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Large quantities of freshwater found beneath seafloor

  • Written by  Olivia Edward
  • Published in Oceans
Large quantities of freshwater found beneath seafloor Shutterstock
01 Feb
2014
A team of scientists has discovered huge reserves of freshwater beneath the world’s oceans

It has been known for some time that there were freshwater reserves under the seafloor, but they were thought to form only under rare and special conditions. But in a study published in Nature, the scientists reveal that an estimated half a million cubic kilometres of low-salinity water are buried beneath the seabed on continental shelves around the world. ‘The volume of this water resource is 100 times greater than the amount we’ve extracted from the Earth’s sub-surface in the past century,’ said the study’s lead author, Vincent Post of Flinders University in South Australia. ‘Knowing about these reserves is great news because this volume of water could sustain some regions for decades.’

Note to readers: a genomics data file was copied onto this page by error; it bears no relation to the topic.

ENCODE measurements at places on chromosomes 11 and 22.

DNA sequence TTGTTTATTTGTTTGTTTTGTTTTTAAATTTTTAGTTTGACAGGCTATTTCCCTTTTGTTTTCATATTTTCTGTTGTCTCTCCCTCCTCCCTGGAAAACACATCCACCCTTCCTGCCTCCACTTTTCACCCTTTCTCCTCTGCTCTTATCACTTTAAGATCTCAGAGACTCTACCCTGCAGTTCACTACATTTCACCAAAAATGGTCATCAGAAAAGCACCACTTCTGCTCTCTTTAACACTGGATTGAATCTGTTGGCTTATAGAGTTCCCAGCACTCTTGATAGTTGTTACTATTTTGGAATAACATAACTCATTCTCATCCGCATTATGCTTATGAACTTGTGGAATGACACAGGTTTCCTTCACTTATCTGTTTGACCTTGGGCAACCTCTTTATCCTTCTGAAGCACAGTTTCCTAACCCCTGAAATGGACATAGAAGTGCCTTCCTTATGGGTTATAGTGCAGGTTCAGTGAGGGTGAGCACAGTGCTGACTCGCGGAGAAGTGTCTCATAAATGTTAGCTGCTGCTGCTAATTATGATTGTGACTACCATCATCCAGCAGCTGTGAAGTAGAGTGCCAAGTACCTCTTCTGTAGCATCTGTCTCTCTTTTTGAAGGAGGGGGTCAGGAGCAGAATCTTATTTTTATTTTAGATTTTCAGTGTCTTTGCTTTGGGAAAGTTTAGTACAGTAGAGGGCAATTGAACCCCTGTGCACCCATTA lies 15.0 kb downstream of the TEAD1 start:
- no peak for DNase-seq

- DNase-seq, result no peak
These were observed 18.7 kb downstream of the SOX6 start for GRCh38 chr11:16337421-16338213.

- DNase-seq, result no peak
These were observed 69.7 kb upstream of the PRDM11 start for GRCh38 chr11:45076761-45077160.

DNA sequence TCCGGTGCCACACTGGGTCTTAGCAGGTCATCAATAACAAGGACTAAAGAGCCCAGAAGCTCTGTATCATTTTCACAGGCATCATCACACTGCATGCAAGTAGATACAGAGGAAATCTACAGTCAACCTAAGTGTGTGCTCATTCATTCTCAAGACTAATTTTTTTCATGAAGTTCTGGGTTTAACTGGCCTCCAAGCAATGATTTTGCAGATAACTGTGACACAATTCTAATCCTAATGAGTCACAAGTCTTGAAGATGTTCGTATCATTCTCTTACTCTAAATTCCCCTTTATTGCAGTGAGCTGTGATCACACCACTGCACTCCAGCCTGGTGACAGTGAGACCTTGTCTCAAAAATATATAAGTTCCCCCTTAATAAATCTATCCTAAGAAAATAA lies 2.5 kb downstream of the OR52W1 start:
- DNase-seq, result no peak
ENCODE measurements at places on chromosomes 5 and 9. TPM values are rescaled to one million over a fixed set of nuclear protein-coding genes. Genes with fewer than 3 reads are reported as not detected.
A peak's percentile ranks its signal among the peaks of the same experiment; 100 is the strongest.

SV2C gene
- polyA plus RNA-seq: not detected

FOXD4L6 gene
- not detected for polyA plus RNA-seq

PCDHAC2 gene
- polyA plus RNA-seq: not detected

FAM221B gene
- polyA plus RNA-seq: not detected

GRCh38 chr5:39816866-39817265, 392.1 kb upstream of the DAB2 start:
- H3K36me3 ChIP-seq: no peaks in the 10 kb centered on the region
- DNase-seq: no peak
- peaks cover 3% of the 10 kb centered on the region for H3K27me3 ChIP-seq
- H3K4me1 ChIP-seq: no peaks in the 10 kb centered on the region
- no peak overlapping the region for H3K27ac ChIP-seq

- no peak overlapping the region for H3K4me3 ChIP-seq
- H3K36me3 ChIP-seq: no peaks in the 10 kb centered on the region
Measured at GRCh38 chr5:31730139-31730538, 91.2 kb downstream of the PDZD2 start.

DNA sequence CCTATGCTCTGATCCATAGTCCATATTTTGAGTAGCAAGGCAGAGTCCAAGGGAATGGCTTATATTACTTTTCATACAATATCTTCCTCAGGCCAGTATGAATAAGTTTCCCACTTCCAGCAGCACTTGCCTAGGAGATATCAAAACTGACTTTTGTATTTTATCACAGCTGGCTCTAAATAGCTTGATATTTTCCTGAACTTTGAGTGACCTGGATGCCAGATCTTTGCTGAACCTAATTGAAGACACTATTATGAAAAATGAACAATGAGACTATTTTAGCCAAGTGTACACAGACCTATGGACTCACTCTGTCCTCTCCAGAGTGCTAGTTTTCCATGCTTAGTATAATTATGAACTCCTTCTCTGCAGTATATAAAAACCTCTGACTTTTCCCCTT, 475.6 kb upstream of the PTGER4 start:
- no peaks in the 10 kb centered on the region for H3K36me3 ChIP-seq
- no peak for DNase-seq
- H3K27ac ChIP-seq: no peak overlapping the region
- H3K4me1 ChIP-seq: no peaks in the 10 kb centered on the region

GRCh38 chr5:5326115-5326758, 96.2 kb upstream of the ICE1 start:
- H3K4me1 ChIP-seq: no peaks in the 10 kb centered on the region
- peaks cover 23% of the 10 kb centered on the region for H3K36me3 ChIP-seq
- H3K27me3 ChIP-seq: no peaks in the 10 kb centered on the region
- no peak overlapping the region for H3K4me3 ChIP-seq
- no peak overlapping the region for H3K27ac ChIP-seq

The researchers suggest that the reserves formed over the past hundreds of thousands of years, when the average sea level was much lower than it is today and coastlines were farther out. ‘So when it rained, the water would infiltrate into the ground and fill up the water table in areas that are nowadays under the sea,’ Post said. ‘It happened all around the world, and when the sea level rose [after] the ice caps started melting, these areas were covered by the ocean.’

This story was published in the February 2014 edition of Geographical Magazine

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